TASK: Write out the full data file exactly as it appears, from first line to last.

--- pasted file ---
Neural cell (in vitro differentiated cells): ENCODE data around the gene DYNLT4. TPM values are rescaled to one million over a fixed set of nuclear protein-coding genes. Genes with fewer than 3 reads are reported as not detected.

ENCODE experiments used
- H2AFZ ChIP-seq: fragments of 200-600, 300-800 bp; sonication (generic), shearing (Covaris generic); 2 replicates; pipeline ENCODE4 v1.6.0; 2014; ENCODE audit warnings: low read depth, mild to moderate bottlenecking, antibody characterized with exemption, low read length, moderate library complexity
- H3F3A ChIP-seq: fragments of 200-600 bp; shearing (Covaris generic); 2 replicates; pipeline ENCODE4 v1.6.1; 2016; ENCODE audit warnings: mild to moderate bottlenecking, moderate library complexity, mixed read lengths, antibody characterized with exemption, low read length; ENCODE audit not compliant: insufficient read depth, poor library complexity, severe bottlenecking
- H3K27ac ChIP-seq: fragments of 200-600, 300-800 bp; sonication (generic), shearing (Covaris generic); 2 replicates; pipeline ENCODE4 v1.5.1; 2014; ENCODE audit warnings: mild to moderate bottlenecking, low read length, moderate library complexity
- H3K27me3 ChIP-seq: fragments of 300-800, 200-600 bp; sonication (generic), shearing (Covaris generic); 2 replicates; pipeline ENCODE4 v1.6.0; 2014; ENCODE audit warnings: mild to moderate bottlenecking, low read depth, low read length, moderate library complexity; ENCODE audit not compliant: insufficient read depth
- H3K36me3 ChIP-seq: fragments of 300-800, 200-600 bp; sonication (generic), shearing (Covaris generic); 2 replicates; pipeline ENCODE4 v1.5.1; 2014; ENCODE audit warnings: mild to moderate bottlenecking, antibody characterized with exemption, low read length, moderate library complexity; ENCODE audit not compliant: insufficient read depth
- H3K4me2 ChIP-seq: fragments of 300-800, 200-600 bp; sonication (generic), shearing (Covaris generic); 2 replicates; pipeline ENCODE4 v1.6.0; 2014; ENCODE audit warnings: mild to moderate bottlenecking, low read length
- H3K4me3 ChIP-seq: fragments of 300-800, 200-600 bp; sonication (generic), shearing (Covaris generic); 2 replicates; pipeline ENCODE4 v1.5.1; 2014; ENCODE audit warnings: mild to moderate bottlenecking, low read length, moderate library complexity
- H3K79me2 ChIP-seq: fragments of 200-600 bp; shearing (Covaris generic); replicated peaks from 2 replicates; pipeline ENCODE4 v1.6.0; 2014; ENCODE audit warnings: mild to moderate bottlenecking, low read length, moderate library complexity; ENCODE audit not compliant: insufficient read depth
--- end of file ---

Neural cell (in vitro differentiated cells): ENCODE data around the gene DYNLT4. TPM values are rescaled to one million over a fixed set of nuclear protein-coding genes. Genes with fewer than 3 reads are reported as not detected.

ENCODE experiments used
- H2AFZ ChIP-seq: fragments of 200-600, 300-800 bp; sonication (generic), shearing (Covaris generic); 2 replicates; pipeline ENCODE4 v1.6.0; 2014; ENCODE audit warnings: low read depth, mild to moderate bottlenecking, antibody characterized with exemption, low read length, moderate library complexity
- H3F3A ChIP-seq: fragments of 200-600 bp; shearing (Covaris generic); 2 replicates; pipeline ENCODE4 v1.6.1; 2016; ENCODE audit warnings: mild to moderate bottlenecking, moderate library complexity, mixed read lengths, antibody characterized with exemption, low read length; ENCODE audit not compliant: insufficient read depth, poor library complexity, severe bottlenecking
- H3K27ac ChIP-seq: fragments of 200-600, 300-800 bp; sonication (generic), shearing (Covaris generic); 2 replicates; pipeline ENCODE4 v1.5.1; 2014; ENCODE audit warnings: mild to moderate bottlenecking, low read length, moderate library complexity
- H3K27me3 ChIP-seq: fragments of 300-800, 200-600 bp; sonication (generic), shearing (Covaris generic); 2 replicates; pipeline ENCODE4 v1.6.0; 2014; ENCODE audit warnings: mild to moderate bottlenecking, low read depth, low read length, moderate library complexity; ENCODE audit not compliant: insufficient read depth
- H3K36me3 ChIP-seq: fragments of 300-800, 200-600 bp; sonication (generic), shearing (Covaris generic); 2 replicates; pipeline ENCODE4 v1.5.1; 2014; ENCODE audit warnings: mild to moderate bottlenecking, antibody characterized with exemption, low read length, moderate library complexity; ENCODE audit not compliant: insufficient read depth
- H3K4me2 ChIP-seq: fragments of 300-800, 200-600 bp; sonication (generic), shearing (Covaris generic); 2 replicates; pipeline ENCODE4 v1.6.0; 2014; ENCODE audit warnings: mild to moderate bottlenecking, low read length
- H3K4me3 ChIP-seq: fragments of 300-800, 200-600 bp; sonication (generic), shearing (Covaris generic); 2 replicates; pipeline ENCODE4 v1.5.1; 2014; ENCODE audit warnings: mild to moderate bottlenecking, low read length, moderate library complexity
- H3K79me2 ChIP-seq: fragments of 200-600 bp; shearing (Covaris generic); replicated peaks from 2 replicates; pipeline ENCODE4 v1.6.0; 2014; ENCODE audit warnings: mild to moderate bottlenecking, low read length, moderate library complexity; ENCODE audit not compliant: insufficient read depth